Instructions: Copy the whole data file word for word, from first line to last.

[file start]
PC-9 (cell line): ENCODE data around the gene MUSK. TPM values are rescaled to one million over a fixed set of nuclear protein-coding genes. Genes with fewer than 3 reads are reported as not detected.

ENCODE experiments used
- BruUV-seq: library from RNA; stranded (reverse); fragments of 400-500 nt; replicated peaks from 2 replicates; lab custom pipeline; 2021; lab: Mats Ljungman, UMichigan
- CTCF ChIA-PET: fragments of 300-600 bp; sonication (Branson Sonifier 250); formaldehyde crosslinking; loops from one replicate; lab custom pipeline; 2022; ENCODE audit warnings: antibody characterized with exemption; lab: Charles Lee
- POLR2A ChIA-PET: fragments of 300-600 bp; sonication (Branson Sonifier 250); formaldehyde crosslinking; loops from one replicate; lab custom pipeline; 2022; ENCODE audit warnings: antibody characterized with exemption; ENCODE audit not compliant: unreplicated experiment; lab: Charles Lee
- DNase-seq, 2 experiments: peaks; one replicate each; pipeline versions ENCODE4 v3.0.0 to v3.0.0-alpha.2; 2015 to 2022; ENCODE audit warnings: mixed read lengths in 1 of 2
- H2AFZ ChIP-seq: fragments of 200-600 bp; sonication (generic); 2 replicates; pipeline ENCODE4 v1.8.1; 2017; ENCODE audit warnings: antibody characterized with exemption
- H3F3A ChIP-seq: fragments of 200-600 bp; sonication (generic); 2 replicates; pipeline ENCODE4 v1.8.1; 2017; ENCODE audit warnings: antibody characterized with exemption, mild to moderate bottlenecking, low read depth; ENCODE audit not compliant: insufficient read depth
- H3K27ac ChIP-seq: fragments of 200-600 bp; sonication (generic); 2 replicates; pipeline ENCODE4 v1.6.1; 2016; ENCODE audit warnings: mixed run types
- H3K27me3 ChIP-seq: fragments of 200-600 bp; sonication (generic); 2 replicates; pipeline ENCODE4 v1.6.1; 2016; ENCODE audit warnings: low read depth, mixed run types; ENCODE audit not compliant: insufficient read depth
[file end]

PC-9 (cell line): ENCODE data around the gene MUSK. TPM values are rescaled to one million over a fixed set of nuclear protein-coding genes. Genes with fewer than 3 reads are reported as not detected.

ENCODE experiments used
- BruUV-seq: library from RNA; stranded (reverse); fragments of 400-500 nt; replicated peaks from 2 replicates; lab custom pipeline; 2021; lab: Mats Ljungman, UMichigan
- CTCF ChIA-PET: fragments of 300-600 bp; sonication (Branson Sonifier 250); formaldehyde crosslinking; loops from one replicate; lab custom pipeline; 2022; ENCODE audit warnings: antibody characterized with exemption; lab: Charles Lee
- POLR2A ChIA-PET: fragments of 300-600 bp; sonication (Branson Sonifier 250); formaldehyde crosslinking; loops from one replicate; lab custom pipeline; 2022; ENCODE audit warnings: antibody characterized with exemption; ENCODE audit not compliant: unreplicated experiment; lab: Charles Lee
- DNase-seq, 2 experiments: peaks; one replicate each; pipeline versions ENCODE4 v3.0.0 to v3.0.0-alpha.2; 2015 to 2022; ENCODE audit warnings: mixed read lengths in 1 of 2
- H2AFZ ChIP-seq: fragments of 200-600 bp; sonication (generic); 2 replicates; pipeline ENCODE4 v1.8.1; 2017; ENCODE audit warnings: antibody characterized with exemption
- H3F3A ChIP-seq: fragments of 200-600 bp; sonication (generic); 2 replicates; pipeline ENCODE4 v1.8.1; 2017; ENCODE audit warnings: antibody characterized with exemption, mild to moderate bottlenecking, low read depth; ENCODE audit not compliant: insufficient read depth
- H3K27ac ChIP-seq: fragments of 200-600 bp; sonication (generic); 2 replicates; pipeline ENCODE4 v1.6.1; 2016; ENCODE audit warnings: mixed run types
- H3K27me3 ChIP-seq: fragments of 200-600 bp; sonication (generic); 2 replicates; pipeline ENCODE4 v1.6.1; 2016; ENCODE audit warnings: low read depth, mixed run types; ENCODE audit not compliant: insufficient read depth